May 15, 2010 / 3:43 PM / 9 years ago

Fund-raising sites offer new options to musicians

NASHVILLE (Billboard) - As record labels embrace new platforms to create direct-to-fan releases, they’re changing how the industry thinks of websites usually associated with unsigned or emerging artists.

Two recent examples stand out. U.K.-based Atlantic Records artist Natty is using Pledge Music to finance the release of an EP, while indie Kill Rock Stars is using to raise funds for the release of a vinyl boxed set featuring the collected works of Swiss female post-punk group Kleenex.

The fan-funded release of albums is hardly a new idea. Marillion backed the creation of its 2001 album “Anoraknophobia” by amassing 12,674 preorders. In 2008, singer-songwriter Jill Sobule raised $75,000 in just six weeks by offering “gifts” for contributions ranging from $10 to $10,000. ArtistShare has hosted fan-funded projects since its launch in 2003. And startups Sellaband and Slicethepie have given the unknown and unsigned a way to raise money to record and market albums.

But new platforms like Kickstarter and Pledge, which both launched last year, are helping expand the fan-funded model beyond the early adopters and do-it-yourself crowd.


Kickstarter offers artists and fans a conditional purchasing system under which an artist establishes a fund-raising goal for a project and then solicits contribution pledges from fans. The artist collects the funds and manufactures a product only if the goal is reached. Although similar sites exist, Kickstarter has become a favored resource of authors, filmmakers and designers.

A month after launching in April 2009, Kickstarter campaigns had raised $60,000, according to co-founder Yancey Strickler, formerly editor-in-chief of eMusic. By the end of its first year, the site had raised $1.5 million and logged its 1,000th successfully funded project. It acts only as a fund-raising platform and leaves the marketing of projects to artists.

That fit the bill for Kill Rock Stars and its four-LP Kleenex boxed set. The label released the band’s collected works on CD in 2001, but fans have been asking for a vinyl version of the set, according to label head Portia Sabin.

Kickstarter is helping Sabin take the guesswork out of a potentially expensive project. “I thought Kickstarter was a great opportunity to find out if the demand is strong enough to make this,” she says.

The label has set a goal of raising $20,000 to fund the project. If it reaches its goal, 2,000-3,000 copies of the set will be sold to fans who pledged and through the label’s distributor, Redeye. If the fund-raising falls short, those who made pledges won’t pay anything, while the label will avoid the expense of manufacturing a product that may otherwise go unsold.


London-based Pledge takes a somewhat different approach. Whereas Kickstarter focuses exclusively on raising funds, Pledge chooses its campaigns and works with the artist and label to set and reach realistic targets, according to founder Benji Rogers.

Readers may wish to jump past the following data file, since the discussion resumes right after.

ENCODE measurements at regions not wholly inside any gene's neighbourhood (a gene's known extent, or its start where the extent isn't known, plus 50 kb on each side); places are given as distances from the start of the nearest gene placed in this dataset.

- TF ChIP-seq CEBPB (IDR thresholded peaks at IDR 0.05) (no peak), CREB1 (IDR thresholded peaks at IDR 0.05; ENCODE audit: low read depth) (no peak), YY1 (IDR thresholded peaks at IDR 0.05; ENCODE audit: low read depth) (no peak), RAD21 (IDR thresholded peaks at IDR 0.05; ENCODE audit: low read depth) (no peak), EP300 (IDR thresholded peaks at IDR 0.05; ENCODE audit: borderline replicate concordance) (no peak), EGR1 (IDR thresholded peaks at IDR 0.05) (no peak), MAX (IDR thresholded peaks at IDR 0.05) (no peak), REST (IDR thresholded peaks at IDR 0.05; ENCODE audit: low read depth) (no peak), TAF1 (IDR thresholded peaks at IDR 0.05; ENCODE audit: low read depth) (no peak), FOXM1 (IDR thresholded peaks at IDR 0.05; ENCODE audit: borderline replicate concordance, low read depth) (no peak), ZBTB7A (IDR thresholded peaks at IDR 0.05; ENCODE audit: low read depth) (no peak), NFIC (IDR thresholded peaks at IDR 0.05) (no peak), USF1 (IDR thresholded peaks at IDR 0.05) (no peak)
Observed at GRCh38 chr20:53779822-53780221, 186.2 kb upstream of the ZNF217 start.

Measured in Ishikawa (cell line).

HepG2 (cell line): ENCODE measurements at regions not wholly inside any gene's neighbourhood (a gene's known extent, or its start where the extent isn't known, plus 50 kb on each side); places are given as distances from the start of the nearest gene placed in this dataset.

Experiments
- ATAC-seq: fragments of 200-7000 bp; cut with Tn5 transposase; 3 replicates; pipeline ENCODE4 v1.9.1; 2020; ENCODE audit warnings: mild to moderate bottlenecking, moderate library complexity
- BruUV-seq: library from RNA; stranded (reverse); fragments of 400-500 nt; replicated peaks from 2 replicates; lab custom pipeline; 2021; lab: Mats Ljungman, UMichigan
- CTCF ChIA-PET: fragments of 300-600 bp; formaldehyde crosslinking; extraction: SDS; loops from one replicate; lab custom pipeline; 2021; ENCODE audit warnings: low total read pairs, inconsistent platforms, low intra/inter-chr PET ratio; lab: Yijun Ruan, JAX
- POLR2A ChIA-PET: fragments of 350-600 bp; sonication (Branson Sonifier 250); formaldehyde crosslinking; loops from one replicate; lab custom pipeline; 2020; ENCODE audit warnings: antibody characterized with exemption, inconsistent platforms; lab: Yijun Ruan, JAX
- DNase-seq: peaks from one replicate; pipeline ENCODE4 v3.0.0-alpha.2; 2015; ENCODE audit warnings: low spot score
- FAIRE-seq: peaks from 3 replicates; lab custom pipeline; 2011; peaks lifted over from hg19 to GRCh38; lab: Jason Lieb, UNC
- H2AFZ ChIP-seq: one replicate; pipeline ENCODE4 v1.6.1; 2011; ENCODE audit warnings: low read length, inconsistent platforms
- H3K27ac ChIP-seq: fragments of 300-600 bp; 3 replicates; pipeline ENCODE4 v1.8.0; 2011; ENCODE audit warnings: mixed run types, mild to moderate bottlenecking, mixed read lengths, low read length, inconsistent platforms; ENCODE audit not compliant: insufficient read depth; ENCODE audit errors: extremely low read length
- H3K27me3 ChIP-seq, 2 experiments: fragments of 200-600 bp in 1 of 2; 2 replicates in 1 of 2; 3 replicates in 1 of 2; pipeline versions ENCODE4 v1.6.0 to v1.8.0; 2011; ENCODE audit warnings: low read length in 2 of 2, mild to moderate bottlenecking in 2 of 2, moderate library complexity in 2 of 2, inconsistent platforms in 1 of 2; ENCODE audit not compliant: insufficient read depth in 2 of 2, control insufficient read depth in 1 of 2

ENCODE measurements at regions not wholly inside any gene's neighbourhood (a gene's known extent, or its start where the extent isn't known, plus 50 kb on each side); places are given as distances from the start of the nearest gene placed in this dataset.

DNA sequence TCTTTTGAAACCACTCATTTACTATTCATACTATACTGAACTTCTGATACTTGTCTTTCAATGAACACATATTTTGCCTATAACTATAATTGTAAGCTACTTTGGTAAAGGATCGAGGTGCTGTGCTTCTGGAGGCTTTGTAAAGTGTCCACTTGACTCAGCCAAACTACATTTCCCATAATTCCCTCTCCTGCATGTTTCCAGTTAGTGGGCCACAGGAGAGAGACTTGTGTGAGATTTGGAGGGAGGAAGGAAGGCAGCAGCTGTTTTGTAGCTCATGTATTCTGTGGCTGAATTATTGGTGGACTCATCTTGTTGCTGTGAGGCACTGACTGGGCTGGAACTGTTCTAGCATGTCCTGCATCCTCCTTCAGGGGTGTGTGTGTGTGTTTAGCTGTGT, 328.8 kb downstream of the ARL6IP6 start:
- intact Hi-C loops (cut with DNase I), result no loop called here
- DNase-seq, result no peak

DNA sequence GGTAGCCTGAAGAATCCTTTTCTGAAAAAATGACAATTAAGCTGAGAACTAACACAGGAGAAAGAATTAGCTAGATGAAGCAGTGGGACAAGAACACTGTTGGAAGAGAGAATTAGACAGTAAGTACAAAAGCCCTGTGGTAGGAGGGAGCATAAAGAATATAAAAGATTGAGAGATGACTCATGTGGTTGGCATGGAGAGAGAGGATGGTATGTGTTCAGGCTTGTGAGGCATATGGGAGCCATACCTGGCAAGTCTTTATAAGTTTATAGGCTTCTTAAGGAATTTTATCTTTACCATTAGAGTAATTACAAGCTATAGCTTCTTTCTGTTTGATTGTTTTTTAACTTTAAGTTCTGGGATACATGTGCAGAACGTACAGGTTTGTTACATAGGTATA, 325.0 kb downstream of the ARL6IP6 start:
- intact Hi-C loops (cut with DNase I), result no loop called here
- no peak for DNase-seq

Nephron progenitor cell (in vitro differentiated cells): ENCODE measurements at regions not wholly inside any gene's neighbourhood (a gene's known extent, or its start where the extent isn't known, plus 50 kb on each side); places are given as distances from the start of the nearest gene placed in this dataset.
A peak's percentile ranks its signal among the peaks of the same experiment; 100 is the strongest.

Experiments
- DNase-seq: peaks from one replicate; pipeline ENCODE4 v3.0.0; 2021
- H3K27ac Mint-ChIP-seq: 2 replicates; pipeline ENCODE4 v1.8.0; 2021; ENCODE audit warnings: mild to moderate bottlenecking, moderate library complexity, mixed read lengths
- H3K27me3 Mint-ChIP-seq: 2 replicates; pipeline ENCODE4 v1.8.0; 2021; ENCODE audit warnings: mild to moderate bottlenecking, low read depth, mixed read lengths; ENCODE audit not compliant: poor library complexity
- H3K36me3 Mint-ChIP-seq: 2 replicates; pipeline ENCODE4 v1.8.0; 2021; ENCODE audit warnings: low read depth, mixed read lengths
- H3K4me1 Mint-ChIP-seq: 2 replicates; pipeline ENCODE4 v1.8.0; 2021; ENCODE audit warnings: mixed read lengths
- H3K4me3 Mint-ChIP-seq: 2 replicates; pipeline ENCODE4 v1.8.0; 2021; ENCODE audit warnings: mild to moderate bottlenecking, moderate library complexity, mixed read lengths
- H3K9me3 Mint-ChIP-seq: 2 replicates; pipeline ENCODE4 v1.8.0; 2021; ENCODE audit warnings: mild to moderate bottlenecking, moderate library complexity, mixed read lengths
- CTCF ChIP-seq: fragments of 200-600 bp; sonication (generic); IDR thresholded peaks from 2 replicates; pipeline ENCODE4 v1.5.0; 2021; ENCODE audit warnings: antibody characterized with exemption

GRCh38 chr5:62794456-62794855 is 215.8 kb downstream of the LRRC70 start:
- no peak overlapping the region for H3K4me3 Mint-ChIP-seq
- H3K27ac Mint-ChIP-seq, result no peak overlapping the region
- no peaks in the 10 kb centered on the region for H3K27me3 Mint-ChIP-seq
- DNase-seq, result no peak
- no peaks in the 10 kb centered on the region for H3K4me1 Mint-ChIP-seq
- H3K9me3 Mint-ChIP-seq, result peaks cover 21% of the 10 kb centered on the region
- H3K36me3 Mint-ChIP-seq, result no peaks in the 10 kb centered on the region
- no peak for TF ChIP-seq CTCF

The extra attention comes at a premium. Pledge takes 15 percent of a successfully funded project’s revenue, considerably higher than Kickstarter’s 5 percent fee. Even so, Rogers says 41 have met their goals, 70 projects are under way, and 300 campaigns are waiting for approval.

“We’re not a strict fan-funding site,” Rogers says. “We’re really a boutique direct-to-fan platform.”

Natty is using Pledge to engage his fans with an EP while he’s between full-length albums for Atlantic. The artist has developed 22 different packages that combine the EP with exclusive items and such experiences as a CD of rehearsals, backstage passes, Skype access to a rehearsal or a private concert at a fan’s home. All pledges get access to a special Web page with rough mixes, demos, videos from the recording studio and live tracks.

While Atlantic has been only minimally involved in the details of Natty’s Pledge project, the site has been approached by some indie labels that want to use it for marketing support. “It’s hard for a label to manage that relationship with the fan,” Rogers says. “We’re set up to help that relationship by getting the fan emotionally invested in projects from the word go.”

Pledge also incorporates charitable giving into its projects, giving artists the option to donate a portion of their proceeds to one of 82 charities. Natty was attracted to Pledge, Rogers says, because he wanted to help raise money for cancer research after one of his producers, Johnny Dollar, died from the disease.

Despite their differences, Kickstarter and Pledge engage fans in similar ways. Each funded project is, in a sense, a collaborative effort with fans. Artists can update fans on their fund-raising efforts and recording sessions. Rogers says New York-based band the Damnwells sent out 62 updates while it raised more than $32,000 to record its latest album, which is given away for free at its website.

Ultimately, these companies can be important sources for labels wary of risking resources on certain projects. Kill Rock Stars’ Sabin says her label isn’t abandoning its role of finding and developing talent. Instead, it’s using these fund-raising platforms for projects it wouldn’t otherwise pursue.

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